‘Ah, well,’ he thought. ‘Shouldn’t have expected them to give out any secrets, but it was worth a try.’ He let the waiter blather on—’fine set of spots’, indeed! What could you expect from a Frenchman, but to mess up the English language—without listening in the slightest. His musings were abruptly short-circuited by the waiter’s throat-clearing.
   Ahem! The next course shall be venison. Perhaps Sir might inform us of how Sir desires his to be cooked?”
   Thinking of how long it had been since his digestive tract could tolerate cooked meat, he said, “Well-done. Not rare, not medium-rare, but well-done… On second thought, make that extremely well-done. Heck, make it Cajun—blackened!”
   The waiter sniffed, in that peculiar manner which implies (without any explicit accusation) that you have just committed a near-unforgivable faux pas, but they would never dream of bringing further shame upon you by pointing it out. “Of course,” the waiter said. “If that is what Sir desires, that is what Sir shall receive.”
   Then, once again, the waiter left him.
   By now the large man had finished his meal and was reclining in his chair, chewing on something and rubbing idly with one hand what appeared to be horns growing out of the sides of his skull, with an almost mindless expression on his face. The black-haired woman still hadn’t come back from the bathroom, and the rabbity duo were flaunting their rabbithood even more obviously than they had been earlier.
   ‘Polymorphs,’ he said to himself. ‘Damned showoffs.’ The waiter chose that moment to return, with the next course.
   The tenderloin venison arrived in its individual skillet, accompanied largely by its own juices. It was rare, even bloody rare. But when he opened his mouth to complain of the error, he found the aroma to be so enticing that he instead uttered a blissful sigh. What the heck; as good as everything else had been so far, it might be worth a try; and he was dreaming anyway. What could it hurt?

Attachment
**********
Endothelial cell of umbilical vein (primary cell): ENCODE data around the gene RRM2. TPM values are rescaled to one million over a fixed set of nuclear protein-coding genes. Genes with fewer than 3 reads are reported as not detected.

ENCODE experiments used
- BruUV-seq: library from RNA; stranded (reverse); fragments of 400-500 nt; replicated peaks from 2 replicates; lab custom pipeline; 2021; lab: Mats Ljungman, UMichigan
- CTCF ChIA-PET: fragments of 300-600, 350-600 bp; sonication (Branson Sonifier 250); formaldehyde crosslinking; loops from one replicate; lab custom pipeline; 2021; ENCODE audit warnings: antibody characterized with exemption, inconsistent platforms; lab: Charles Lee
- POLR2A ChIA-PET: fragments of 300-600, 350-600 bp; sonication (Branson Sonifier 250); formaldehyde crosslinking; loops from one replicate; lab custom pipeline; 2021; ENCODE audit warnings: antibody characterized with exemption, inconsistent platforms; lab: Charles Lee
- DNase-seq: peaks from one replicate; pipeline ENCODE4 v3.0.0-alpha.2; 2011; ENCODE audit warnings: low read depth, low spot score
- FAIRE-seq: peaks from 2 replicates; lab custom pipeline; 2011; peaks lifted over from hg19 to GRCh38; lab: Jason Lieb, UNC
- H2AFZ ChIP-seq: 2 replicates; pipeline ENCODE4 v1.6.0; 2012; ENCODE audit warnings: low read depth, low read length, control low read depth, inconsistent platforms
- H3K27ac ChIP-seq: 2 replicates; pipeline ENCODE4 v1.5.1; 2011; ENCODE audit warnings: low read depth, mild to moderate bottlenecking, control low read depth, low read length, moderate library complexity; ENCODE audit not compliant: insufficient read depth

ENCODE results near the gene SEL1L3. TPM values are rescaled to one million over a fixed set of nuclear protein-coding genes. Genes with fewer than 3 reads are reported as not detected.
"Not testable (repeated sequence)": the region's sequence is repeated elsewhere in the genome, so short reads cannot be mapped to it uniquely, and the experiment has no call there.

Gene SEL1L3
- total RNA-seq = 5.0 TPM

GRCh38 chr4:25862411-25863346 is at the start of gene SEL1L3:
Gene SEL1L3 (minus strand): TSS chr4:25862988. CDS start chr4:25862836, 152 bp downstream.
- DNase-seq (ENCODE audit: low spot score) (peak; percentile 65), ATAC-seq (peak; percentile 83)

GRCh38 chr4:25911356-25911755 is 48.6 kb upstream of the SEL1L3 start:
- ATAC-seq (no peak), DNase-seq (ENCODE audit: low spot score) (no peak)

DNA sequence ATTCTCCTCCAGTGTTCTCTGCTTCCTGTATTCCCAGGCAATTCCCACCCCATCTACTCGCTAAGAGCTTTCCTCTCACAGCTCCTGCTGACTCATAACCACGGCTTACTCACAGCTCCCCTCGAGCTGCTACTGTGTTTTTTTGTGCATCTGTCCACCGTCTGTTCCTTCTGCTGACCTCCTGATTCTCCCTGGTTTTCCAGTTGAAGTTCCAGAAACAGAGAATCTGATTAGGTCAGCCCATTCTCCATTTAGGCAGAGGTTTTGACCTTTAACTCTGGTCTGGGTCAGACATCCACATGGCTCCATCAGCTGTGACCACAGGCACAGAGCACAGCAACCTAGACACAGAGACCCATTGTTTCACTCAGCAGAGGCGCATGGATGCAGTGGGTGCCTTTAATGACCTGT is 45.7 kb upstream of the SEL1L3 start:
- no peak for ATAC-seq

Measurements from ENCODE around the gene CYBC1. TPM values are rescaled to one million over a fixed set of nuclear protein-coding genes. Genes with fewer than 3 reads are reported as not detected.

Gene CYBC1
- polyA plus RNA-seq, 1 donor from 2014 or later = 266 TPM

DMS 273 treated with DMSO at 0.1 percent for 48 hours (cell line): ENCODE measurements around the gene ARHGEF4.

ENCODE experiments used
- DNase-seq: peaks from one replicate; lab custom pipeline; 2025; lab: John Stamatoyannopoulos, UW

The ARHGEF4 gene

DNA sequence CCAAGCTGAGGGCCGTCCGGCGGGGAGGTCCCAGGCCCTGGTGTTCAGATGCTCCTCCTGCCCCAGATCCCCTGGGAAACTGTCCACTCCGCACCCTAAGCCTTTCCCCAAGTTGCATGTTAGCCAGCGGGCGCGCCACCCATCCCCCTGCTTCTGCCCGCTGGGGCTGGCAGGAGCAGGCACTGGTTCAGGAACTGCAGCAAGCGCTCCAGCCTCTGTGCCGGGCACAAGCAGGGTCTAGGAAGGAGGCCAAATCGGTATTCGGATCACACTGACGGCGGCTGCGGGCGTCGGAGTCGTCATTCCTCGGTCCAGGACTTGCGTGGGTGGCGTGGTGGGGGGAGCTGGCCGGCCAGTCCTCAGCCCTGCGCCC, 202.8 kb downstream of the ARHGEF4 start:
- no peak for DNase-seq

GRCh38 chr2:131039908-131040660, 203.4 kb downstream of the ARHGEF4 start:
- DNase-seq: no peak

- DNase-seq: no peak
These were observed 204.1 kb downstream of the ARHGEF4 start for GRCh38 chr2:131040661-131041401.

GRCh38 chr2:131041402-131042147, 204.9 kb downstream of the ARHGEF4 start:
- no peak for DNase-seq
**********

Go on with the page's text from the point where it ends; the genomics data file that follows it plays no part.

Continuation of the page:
The meat was seared gorgeously brown on the outside. Cutting a piece from it with his knife, he saw that it was succulently pink and cooked only to the point of nominal safeness on the inside. With its juices dropping, he raised the first piece to his mouth. His nose was almost twitching with anticipation when it made contact with his tongue. The taste! The flavor! It was so superbly done, it almost melted in his mouth! Could it have been this good if it had been as overcooked as he’d requested? Perhaps not… but maybe if it were medium, or medium rare…
   He was almost finished with the venison when his hands and feet started to feel numb. It was a mild sensation at first, easily ignorable. However, it quickly intensified to the point where his knife and fork fell, clattering, out of his…
   …newly-minted paws…
   What was going on here? This was a dream, not a nightmare! But—he stared at the fur on the back of his hands, fur that even ran up his arms, no, his entire body! Vainly he searched the mirrors for his reflection. His real reflection, that is.
   However, all he saw sitting at his table was something with the head of a cheetah. He recognized that damned furry mask—the face—easily enough, the muzzle, the fangs, the black-rimmed ears, the all-over fur coat, the—tail? He even had a tail here!? But…
   He sighed when he saw the furred appendage wrap itself around his torso. ‘Of course,’ he told himself sadly. ‘I should have expected this.’
   He didn’t spend any more time watching his fellow diners. And a few moments later the final course arrived: Dessert—a bowl of cream with bits of salmon floating in it.
   “Is Sir is pleased with his repast, thus far?” the waiter asked. “Is there anything else we might do, in order to ensure that Sir’s experience is truly complete?”
   “Yezz, I’d likkkh-” An abrupt throat spasm cut off his words. “I’dh llli—Aie—Arrh—Hrrowr—” He wanted to scream, wanted to ask what was going on, but all that left his lips were a few chirps and a pitiful ‘meow’.
   The waiter looked down his nose and asked, in a supercilious tone, “Pardon our incomprehension, but perhaps Sir could rephrase Sir’s request?”
   “H’hkhh—yieee—” he whined, desperately attempting to form coherent words.
   “Ah! Of course!” the waiter said, as if comprehending the inhuman sounds. “Sir had but to ask!” With those words, the waiter placed the bowl with cream on the floor. He did not think it unusual; rather, he leapt smoothly out of his seat, stepped eagerly to the bowl on all fours, and began to lap up its contents. Mmm! A purr emerged from deep within his chest…
   And then a familiar new voice broke in: “Ah! There you are, Jubatus!” It was Sue Carter; hope flared in his breast. She knew that he was not a lowly animal, surely she could set these people straight! “I must apologize, Monsieur Garçon. Although his is the best-equipped and most comfortable cage money can buy, he nevertheless still insists on escaping and pretending to be human, God knows why.” Now she took a leash from her purse and approached him. “Come along, Jubatus. It’s well past time for you to go home. Time to go back to the zoo—”